Molecular Modelling Analysis of the Metabolism of Chloroform
Chloroform is still widely used as a solvent in industrial processes and formed as a by-product during chlorination of water intended for human consumption and paper bleaching. The main public health concern from chloroform exposure lies in its carcinogenic potential as it has been found to induce liver cancer in mice and renal tumours in male rats. It is believed that chloroform-induced toxicity is due to its cytochrome P450-mediated bioactivation to reactive metabolites. The compound can be metabolized by two different pathways, one of which follows oxidative dechlorination leading to the formation of phosgene and the other follows a reductive pathway leading to the formation of a reactive free radical. Molecular modelling analyses provide support to the idea that some of the metabolites of chloroform are more toxic than the parent compound. The metabolite phosgene is found to have electron-deficient regions on its molecular surface so that it can react with cellular glutathione, thus compromising the antioxidant status of the cell.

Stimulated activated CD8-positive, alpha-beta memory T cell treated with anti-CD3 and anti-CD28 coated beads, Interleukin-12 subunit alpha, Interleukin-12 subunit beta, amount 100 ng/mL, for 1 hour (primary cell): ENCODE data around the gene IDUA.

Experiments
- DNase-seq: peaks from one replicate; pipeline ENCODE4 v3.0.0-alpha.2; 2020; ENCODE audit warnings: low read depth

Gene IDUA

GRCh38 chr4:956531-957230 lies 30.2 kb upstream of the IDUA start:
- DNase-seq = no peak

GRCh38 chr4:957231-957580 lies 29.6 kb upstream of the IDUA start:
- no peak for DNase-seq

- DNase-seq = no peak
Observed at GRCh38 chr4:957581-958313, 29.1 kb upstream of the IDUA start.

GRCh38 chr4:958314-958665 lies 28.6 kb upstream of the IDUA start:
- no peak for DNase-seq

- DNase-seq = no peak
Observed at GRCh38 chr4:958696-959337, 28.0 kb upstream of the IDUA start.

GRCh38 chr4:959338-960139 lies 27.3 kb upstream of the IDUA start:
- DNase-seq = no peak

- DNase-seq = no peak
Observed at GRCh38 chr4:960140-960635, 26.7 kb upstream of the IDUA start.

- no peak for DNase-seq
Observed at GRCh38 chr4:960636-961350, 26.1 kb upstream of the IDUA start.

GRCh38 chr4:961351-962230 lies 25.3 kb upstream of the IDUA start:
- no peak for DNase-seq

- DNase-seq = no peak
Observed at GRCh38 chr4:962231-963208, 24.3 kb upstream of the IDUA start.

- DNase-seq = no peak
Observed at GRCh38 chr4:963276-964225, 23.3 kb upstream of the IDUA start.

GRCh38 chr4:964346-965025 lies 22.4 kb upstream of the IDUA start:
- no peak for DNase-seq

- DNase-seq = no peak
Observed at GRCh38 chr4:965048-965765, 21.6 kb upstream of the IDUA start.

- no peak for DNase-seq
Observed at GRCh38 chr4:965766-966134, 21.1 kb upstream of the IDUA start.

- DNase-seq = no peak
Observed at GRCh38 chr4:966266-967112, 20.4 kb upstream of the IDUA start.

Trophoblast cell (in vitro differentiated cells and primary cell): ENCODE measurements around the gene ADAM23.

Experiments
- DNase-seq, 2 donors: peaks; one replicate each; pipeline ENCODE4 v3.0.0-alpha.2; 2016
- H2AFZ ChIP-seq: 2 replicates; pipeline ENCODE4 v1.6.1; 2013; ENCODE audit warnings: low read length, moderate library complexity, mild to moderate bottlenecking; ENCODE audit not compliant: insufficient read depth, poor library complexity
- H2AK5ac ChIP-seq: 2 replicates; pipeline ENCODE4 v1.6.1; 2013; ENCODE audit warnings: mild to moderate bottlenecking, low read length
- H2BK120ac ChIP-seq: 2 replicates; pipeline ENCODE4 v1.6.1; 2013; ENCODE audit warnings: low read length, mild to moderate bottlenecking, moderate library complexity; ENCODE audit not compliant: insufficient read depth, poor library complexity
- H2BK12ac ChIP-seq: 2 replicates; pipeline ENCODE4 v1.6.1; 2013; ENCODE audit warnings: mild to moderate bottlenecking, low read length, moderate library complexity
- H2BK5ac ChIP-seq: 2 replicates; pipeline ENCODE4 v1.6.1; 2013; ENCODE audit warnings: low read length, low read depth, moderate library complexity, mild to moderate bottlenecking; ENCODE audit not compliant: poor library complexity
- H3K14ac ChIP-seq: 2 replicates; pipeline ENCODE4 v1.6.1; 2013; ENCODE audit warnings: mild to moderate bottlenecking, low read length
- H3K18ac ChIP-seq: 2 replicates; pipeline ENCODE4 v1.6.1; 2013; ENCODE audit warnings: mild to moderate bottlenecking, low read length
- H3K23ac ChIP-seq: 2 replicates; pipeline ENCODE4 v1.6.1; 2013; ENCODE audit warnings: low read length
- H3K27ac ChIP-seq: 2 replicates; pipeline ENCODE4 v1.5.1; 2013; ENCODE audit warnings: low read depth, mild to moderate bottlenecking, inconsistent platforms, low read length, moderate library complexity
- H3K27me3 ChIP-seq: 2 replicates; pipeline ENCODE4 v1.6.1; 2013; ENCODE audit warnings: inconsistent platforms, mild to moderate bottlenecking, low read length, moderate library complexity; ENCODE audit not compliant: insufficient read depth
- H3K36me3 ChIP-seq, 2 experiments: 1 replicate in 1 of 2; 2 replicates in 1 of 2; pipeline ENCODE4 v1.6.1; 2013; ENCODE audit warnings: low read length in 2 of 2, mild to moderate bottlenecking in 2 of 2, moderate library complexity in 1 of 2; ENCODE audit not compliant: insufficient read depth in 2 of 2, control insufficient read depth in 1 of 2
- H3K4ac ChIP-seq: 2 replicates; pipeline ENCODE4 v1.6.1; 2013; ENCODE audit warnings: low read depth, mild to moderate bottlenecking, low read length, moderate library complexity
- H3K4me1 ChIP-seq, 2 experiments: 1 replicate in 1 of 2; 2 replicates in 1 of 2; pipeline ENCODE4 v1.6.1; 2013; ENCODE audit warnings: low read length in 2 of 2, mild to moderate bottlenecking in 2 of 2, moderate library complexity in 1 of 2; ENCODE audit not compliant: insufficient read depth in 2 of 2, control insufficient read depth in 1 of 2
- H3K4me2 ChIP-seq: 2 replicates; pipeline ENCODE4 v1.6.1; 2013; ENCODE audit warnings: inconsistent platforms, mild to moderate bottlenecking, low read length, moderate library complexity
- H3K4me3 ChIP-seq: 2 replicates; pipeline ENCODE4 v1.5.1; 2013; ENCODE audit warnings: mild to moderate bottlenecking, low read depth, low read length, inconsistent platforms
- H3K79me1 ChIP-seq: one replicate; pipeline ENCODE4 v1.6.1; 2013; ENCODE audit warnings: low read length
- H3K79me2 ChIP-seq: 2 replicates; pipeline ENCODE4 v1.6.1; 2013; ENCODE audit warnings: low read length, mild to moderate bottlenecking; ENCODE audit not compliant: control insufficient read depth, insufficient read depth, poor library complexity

Cited References Fulltext